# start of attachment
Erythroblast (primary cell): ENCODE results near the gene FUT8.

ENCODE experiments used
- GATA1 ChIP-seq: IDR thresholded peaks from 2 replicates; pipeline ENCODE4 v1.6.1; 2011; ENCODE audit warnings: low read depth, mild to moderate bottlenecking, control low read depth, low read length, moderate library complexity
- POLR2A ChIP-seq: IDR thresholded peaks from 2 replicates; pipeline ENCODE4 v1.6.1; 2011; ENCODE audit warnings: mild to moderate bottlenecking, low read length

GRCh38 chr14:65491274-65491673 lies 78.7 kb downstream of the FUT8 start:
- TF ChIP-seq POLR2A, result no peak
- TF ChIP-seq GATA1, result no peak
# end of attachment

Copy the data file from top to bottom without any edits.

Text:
Erythroblast (primary cell): ENCODE results near the gene FUT8.

ENCODE experiments used
- GATA1 ChIP-seq: IDR thresholded peaks from 2 replicates; pipeline ENCODE4 v1.6.1; 2011; ENCODE audit warnings: low read depth, mild to moderate bottlenecking, control low read depth, low read length, moderate library complexity
- POLR2A ChIP-seq: IDR thresholded peaks from 2 replicates; pipeline ENCODE4 v1.6.1; 2011; ENCODE audit warnings: mild to moderate bottlenecking, low read length

GRCh38 chr14:65491274-65491673 lies 78.7 kb downstream of the FUT8 start:
- TF ChIP-seq POLR2A, result no peak
- TF ChIP-seq GATA1, result no peak